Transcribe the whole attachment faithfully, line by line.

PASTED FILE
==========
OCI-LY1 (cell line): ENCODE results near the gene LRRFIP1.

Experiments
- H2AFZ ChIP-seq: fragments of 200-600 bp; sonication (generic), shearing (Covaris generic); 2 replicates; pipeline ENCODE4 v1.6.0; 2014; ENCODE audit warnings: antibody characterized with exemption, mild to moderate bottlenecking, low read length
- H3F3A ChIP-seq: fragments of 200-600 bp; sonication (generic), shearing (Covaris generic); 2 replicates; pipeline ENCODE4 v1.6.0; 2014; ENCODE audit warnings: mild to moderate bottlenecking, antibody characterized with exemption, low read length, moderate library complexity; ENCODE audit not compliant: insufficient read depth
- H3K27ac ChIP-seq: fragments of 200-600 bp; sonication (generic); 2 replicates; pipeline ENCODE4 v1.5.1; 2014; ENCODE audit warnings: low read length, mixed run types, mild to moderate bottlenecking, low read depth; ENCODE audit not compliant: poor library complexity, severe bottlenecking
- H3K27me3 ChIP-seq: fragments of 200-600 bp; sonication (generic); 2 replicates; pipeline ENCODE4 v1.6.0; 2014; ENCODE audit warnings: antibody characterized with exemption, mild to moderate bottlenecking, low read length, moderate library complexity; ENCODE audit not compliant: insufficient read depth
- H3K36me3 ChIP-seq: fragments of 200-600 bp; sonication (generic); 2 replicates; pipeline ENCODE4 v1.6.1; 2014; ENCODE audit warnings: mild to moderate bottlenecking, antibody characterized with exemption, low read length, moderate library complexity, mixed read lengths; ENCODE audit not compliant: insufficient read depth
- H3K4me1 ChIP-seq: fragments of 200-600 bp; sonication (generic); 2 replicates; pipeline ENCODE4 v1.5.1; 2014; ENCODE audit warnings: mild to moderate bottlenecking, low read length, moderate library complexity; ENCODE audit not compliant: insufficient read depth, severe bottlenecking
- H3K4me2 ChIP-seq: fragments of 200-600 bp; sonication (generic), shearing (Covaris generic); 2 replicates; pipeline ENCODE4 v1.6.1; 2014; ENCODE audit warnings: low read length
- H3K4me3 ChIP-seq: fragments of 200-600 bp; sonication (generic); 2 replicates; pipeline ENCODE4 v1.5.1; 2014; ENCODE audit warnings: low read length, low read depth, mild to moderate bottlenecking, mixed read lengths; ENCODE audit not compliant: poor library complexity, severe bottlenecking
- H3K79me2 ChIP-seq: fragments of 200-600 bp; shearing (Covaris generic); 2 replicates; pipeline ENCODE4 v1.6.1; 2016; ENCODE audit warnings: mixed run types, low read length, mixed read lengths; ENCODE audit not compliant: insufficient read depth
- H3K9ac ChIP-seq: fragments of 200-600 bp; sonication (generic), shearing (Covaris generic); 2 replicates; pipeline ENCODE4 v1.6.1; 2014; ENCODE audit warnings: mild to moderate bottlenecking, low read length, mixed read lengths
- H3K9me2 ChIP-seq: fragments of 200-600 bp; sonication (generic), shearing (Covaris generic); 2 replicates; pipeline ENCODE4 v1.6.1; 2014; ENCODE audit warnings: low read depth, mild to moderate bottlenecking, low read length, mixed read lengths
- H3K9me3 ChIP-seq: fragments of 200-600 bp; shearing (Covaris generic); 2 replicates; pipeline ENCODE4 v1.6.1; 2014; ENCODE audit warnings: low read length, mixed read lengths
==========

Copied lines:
OCI-LY1 (cell line): ENCODE results near the gene LRRFIP1.

Experiments
- H2AFZ ChIP-seq: fragments of 200-600 bp; sonication (generic), shearing (Covaris generic); 2 replicates; pipeline ENCODE4 v1.6.0; 2014; ENCODE audit warnings: antibody characterized with exemption, mild to moderate bottlenecking, low read length
- H3F3A ChIP-seq: fragments of 200-600 bp; sonication (generic), shearing (Covaris generic); 2 replicates; pipeline ENCODE4 v1.6.0; 2014; ENCODE audit warnings: mild to moderate bottlenecking, antibody characterized with exemption, low read length, moderate library complexity; ENCODE audit not compliant: insufficient read depth
- H3K27ac ChIP-seq: fragments of 200-600 bp; sonication (generic); 2 replicates; pipeline ENCODE4 v1.5.1; 2014; ENCODE audit warnings: low read length, mixed run types, mild to moderate bottlenecking, low read depth; ENCODE audit not compliant: poor library complexity, severe bottlenecking
- H3K27me3 ChIP-seq: fragments of 200-600 bp; sonication (generic); 2 replicates; pipeline ENCODE4 v1.6.0; 2014; ENCODE audit warnings: antibody characterized with exemption, mild to moderate bottlenecking, low read length, moderate library complexity; ENCODE audit not compliant: insufficient read depth
- H3K36me3 ChIP-seq: fragments of 200-600 bp; sonication (generic); 2 replicates; pipeline ENCODE4 v1.6.1; 2014; ENCODE audit warnings: mild to moderate bottlenecking, antibody characterized with exemption, low read length, moderate library complexity, mixed read lengths; ENCODE audit not compliant: insufficient read depth
- H3K4me1 ChIP-seq: fragments of 200-600 bp; sonication (generic); 2 replicates; pipeline ENCODE4 v1.5.1; 2014; ENCODE audit warnings: mild to moderate bottlenecking, low read length, moderate library complexity; ENCODE audit not compliant: insufficient read depth, severe bottlenecking
- H3K4me2 ChIP-seq: fragments of 200-600 bp; sonication (generic), shearing (Covaris generic); 2 replicates; pipeline ENCODE4 v1.6.1; 2014; ENCODE audit warnings: low read length
- H3K4me3 ChIP-seq: fragments of 200-600 bp; sonication (generic); 2 replicates; pipeline ENCODE4 v1.5.1; 2014; ENCODE audit warnings: low read length, low read depth, mild to moderate bottlenecking, mixed read lengths; ENCODE audit not compliant: poor library complexity, severe bottlenecking
- H3K79me2 ChIP-seq: fragments of 200-600 bp; shearing (Covaris generic); 2 replicates; pipeline ENCODE4 v1.6.1; 2016; ENCODE audit warnings: mixed run types, low read length, mixed read lengths; ENCODE audit not compliant: insufficient read depth
- H3K9ac ChIP-seq: fragments of 200-600 bp; sonication (generic), shearing (Covaris generic); 2 replicates; pipeline ENCODE4 v1.6.1; 2014; ENCODE audit warnings: mild to moderate bottlenecking, low read length, mixed read lengths
- H3K9me2 ChIP-seq: fragments of 200-600 bp; sonication (generic), shearing (Covaris generic); 2 replicates; pipeline ENCODE4 v1.6.1; 2014; ENCODE audit warnings: low read depth, mild to moderate bottlenecking, low read length, mixed read lengths
- H3K9me3 ChIP-seq: fragments of 200-600 bp; shearing (Covaris generic); 2 replicates; pipeline ENCODE4 v1.6.1; 2014; ENCODE audit warnings: low read length, mixed read lengths